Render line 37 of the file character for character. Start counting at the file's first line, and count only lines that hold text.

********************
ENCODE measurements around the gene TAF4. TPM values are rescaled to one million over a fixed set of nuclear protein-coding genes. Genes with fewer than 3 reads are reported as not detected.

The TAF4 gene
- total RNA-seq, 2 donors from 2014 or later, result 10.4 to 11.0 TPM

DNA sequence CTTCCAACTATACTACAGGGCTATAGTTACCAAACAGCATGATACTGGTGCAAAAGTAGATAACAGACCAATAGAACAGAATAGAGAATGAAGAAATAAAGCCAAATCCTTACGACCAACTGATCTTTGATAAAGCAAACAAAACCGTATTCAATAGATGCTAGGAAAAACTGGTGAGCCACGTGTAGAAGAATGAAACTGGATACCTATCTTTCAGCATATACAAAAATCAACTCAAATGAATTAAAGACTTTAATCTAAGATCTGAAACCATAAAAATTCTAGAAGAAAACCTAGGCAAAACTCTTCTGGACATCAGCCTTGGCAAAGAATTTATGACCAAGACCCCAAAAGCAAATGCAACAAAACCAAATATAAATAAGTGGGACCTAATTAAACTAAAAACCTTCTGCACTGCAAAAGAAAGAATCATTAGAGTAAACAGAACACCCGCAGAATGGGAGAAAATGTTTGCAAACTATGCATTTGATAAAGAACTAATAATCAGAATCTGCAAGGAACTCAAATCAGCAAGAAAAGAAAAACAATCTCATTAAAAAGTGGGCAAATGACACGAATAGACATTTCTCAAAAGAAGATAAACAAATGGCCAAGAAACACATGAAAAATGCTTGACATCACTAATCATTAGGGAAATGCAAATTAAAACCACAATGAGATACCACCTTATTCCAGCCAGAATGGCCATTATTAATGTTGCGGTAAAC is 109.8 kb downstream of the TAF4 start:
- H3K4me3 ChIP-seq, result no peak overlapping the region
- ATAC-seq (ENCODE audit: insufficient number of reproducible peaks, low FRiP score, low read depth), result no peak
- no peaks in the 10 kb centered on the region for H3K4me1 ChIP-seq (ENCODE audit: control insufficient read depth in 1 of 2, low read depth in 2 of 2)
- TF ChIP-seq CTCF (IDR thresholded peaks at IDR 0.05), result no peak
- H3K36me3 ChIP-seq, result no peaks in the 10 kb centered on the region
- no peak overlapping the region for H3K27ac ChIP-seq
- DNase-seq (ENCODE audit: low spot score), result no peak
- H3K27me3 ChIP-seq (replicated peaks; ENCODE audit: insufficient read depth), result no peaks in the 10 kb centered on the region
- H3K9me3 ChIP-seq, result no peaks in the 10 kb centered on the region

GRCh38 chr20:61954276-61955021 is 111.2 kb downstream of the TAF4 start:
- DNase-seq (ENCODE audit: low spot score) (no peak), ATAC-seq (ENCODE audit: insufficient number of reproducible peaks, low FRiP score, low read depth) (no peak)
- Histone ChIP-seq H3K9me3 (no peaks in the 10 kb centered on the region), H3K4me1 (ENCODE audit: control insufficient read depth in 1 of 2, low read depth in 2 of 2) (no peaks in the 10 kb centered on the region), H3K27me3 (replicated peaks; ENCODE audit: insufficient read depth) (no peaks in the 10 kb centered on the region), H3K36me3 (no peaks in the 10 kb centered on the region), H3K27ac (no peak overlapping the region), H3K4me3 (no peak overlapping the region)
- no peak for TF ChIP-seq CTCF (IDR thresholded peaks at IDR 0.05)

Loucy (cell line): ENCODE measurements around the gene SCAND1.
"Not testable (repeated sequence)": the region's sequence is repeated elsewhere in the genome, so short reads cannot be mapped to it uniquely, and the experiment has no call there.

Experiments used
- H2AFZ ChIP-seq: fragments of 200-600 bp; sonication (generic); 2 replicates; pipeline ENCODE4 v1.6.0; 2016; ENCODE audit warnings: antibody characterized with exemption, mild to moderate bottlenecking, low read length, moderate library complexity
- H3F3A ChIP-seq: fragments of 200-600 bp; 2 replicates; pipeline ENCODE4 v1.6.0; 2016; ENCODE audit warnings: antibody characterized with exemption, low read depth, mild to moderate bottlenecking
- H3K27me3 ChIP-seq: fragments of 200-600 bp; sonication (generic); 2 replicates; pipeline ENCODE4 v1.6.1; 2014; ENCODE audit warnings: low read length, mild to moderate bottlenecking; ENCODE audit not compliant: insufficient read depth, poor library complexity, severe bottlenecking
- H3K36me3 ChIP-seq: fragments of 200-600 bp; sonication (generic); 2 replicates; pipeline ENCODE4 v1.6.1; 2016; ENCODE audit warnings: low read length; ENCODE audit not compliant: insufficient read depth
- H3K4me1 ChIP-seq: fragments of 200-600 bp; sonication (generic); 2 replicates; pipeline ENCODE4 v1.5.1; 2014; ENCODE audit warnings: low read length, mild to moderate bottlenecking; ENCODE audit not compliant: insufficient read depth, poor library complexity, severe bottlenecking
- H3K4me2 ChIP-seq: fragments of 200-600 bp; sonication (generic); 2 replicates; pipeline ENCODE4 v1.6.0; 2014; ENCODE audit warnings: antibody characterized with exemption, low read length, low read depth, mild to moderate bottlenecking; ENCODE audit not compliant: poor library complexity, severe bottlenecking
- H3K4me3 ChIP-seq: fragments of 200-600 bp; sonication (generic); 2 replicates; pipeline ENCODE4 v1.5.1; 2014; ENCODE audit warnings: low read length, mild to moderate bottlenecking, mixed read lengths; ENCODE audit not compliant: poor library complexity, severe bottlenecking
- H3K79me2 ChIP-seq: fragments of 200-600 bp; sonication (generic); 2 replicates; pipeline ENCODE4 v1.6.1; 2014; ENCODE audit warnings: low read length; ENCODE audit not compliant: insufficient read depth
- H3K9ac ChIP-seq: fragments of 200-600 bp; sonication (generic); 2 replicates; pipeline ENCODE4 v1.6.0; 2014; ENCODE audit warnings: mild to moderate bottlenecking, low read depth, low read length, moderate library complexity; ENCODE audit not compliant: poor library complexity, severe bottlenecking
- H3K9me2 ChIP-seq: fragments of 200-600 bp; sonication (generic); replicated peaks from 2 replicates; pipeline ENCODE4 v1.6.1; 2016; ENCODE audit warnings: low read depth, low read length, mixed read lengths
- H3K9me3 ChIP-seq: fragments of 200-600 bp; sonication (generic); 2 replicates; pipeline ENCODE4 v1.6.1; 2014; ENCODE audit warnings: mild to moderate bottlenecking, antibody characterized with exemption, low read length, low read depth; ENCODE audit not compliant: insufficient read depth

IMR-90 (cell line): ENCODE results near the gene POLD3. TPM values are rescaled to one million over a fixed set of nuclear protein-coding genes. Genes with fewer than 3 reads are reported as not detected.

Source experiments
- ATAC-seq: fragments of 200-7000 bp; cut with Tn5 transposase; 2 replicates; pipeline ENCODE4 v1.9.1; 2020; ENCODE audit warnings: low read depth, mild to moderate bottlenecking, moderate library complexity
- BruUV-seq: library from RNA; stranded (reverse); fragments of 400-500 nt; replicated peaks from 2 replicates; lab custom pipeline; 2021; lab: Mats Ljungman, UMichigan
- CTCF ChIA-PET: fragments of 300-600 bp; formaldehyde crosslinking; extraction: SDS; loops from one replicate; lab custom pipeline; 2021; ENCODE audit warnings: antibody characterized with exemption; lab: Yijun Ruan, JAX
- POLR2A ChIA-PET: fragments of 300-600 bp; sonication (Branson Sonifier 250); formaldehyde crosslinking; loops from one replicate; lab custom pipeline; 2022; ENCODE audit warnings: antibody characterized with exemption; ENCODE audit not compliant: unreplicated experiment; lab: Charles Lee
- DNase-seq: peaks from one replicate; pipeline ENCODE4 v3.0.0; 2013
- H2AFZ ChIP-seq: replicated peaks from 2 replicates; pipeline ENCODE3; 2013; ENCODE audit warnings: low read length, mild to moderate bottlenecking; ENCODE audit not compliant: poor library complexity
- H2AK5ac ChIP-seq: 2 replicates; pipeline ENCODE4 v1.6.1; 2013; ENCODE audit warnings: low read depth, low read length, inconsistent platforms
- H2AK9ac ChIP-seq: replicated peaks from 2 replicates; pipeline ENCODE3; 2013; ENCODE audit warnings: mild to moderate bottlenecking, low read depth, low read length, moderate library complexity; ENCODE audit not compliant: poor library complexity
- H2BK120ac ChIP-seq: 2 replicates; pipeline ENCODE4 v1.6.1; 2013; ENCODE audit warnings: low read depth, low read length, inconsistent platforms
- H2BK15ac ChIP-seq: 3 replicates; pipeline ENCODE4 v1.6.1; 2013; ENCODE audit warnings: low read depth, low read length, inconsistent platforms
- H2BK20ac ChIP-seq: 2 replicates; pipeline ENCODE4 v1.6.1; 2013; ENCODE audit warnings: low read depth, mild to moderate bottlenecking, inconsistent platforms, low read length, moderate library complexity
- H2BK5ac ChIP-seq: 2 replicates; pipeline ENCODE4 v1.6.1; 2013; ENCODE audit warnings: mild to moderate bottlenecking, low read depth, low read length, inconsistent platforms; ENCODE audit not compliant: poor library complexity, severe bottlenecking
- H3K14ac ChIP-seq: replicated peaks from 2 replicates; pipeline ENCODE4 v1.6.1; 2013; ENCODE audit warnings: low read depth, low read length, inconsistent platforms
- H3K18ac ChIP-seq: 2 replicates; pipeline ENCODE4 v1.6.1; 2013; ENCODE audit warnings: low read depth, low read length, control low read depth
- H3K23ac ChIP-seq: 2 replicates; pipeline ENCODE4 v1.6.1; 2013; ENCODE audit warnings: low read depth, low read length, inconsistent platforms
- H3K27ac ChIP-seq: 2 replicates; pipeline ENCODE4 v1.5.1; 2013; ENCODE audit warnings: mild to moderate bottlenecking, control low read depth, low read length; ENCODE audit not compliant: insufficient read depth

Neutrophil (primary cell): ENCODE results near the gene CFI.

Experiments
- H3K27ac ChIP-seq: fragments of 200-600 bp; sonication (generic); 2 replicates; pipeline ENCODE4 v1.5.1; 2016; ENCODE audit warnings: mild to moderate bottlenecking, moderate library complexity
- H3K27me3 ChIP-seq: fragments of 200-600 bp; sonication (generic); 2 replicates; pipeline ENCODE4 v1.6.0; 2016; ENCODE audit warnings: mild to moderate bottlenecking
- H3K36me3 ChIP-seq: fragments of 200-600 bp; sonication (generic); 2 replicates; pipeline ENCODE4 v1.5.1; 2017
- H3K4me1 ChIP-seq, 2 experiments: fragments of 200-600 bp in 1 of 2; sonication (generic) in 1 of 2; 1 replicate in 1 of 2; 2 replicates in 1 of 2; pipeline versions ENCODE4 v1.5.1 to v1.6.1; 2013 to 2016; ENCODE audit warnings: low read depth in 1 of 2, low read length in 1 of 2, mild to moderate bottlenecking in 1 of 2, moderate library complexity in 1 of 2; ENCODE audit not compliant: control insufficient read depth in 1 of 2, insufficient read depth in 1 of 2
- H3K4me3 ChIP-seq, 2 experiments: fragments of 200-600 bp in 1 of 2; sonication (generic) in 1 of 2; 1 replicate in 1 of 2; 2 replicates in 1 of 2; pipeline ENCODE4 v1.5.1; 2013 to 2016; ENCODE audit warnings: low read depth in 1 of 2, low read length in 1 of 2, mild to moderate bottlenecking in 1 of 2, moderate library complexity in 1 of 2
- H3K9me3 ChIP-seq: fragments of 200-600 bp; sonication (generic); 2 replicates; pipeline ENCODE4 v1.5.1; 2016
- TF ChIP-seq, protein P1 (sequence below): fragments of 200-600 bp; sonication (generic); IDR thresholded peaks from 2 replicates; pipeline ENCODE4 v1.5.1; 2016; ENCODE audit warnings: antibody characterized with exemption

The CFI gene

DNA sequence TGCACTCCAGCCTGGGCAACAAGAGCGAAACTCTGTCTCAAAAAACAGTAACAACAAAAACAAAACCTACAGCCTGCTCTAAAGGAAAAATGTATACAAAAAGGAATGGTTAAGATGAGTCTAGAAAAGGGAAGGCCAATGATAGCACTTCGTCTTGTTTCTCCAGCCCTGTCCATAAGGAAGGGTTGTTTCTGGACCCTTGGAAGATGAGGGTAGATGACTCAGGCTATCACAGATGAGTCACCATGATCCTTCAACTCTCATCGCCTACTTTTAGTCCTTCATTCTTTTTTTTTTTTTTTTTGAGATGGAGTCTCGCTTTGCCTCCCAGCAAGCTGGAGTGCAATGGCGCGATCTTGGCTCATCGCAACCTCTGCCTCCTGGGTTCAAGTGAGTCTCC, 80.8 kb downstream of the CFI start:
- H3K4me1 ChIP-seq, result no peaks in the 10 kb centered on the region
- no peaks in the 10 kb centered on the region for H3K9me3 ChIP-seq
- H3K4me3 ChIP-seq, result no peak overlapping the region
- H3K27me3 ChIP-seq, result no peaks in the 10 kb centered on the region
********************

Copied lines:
- POLR2A ChIA-PET: fragments of 300-600 bp; sonication (Branson Sonifier 250); formaldehyde crosslinking; loops from one replicate; lab custom pipeline; 2022; ENCODE audit warnings: antibody characterized with exemption; ENCODE audit not compliant: unreplicated experiment; lab: Charles Lee